IN 2001, SELENA MOONEY, AKA MISSY SUICIDE, launched SuicideGirls.com, a website showcasing alt-softcore pinup pics. The girls, opinionated, inked, pierced, were, especially at the time, a big departure from the classic Barbie doll chic of the going erotica vibe circa the early 2000s. Plus the SuicideGirls credo wasn’t just about the pics: Most of the models also blogged. I.e. SuicideGirls is as much about verve as it is about look.
If mainstream culture finds alternative styles more acceptable now, Missy Suicide here deserves a nod. Her website gets 2 million unique visitors a week, and the SuicideGirls’ Facebook page has almost 3 million fans. SuicideGirls has got art books, a clothing line, a comic (illustrated by Cameron Stewart), it’s been featured on Nightline, HBO’s Real Sex and CSI. The brand has become a beacon for women of the underground and those who love them.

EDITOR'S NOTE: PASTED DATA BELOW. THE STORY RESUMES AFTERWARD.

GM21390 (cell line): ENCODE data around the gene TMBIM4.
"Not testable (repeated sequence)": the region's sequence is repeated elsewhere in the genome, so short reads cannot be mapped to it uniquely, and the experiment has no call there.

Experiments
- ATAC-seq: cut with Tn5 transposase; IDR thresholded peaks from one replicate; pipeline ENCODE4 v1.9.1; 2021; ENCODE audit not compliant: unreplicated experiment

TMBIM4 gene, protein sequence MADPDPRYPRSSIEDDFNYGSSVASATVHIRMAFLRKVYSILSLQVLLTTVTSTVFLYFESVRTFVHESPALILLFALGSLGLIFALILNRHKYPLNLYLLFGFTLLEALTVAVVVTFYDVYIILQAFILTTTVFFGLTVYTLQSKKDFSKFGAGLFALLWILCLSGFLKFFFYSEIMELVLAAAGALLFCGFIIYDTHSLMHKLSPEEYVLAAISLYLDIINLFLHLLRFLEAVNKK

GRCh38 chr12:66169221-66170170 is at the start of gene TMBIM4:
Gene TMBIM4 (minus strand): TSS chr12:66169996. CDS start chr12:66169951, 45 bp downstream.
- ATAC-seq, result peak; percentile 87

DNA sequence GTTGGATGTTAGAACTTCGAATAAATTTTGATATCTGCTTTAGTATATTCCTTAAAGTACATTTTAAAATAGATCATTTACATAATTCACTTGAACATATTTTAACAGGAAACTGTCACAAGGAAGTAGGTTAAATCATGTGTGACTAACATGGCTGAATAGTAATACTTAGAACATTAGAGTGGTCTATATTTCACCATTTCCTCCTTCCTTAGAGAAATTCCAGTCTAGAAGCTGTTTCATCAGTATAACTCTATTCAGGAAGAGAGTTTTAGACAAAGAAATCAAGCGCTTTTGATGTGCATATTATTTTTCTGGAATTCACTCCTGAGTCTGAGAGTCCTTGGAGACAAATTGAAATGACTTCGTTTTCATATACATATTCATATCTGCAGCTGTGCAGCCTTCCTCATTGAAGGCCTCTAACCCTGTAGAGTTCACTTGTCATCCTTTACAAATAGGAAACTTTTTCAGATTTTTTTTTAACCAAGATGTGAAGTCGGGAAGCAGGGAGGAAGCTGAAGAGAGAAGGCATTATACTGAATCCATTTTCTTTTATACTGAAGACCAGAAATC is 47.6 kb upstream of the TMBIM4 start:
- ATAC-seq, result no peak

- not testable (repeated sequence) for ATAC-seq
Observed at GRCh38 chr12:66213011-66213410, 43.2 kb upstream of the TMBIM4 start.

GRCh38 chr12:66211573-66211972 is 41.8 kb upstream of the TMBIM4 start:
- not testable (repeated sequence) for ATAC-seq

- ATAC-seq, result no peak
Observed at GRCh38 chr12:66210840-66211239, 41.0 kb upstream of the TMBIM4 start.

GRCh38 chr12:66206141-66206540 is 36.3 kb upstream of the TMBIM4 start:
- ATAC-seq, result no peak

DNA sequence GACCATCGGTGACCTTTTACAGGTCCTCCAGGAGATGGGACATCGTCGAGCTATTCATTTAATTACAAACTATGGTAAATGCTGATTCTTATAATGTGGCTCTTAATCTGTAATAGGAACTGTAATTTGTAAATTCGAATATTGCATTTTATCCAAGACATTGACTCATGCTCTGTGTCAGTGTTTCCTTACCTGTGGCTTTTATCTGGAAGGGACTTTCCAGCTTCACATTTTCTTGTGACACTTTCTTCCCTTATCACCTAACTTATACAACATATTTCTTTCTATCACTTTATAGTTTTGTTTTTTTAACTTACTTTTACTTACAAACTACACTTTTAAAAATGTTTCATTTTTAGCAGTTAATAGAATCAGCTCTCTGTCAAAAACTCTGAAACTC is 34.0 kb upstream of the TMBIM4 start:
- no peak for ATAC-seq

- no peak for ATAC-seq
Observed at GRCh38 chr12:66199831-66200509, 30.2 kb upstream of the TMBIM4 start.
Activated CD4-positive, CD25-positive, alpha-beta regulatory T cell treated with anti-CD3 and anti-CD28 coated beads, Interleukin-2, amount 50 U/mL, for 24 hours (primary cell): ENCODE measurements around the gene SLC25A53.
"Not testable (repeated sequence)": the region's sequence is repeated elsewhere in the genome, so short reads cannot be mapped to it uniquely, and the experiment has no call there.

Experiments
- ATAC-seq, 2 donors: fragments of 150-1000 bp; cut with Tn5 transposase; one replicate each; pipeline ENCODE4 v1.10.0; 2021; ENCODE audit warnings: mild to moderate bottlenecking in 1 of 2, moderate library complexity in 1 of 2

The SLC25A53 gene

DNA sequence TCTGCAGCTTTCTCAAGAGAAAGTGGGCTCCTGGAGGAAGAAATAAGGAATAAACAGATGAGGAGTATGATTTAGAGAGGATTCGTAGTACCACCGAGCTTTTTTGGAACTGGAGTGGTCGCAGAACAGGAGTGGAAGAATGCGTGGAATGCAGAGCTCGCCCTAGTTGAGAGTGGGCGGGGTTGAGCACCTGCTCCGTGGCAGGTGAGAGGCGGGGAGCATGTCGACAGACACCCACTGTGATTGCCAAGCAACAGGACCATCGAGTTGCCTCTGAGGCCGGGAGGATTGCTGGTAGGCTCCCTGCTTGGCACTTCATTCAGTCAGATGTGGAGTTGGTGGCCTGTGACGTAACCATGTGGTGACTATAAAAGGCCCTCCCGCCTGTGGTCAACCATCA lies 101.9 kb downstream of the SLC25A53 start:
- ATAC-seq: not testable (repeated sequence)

The Smoking Jacket: Tell me about what prompted you to start SuicideGirls.
Missy Suicide: I created SuicideGirls nearly 11 years ago–yeah, it’s been a long time–to celebrate the girls with piercings and tattoos, to treat them with the same sort of reverence that was afforded to the classic pinups.
TSJ: The look was less common then.
MS: Definitely. In the past 11 years, the tattoo culture has been embraced on a massive scale. But when we started, [if you were inked] you might be the minority in your general physical region.
TSJ: Back 11 years ago, what was your Internet presence like?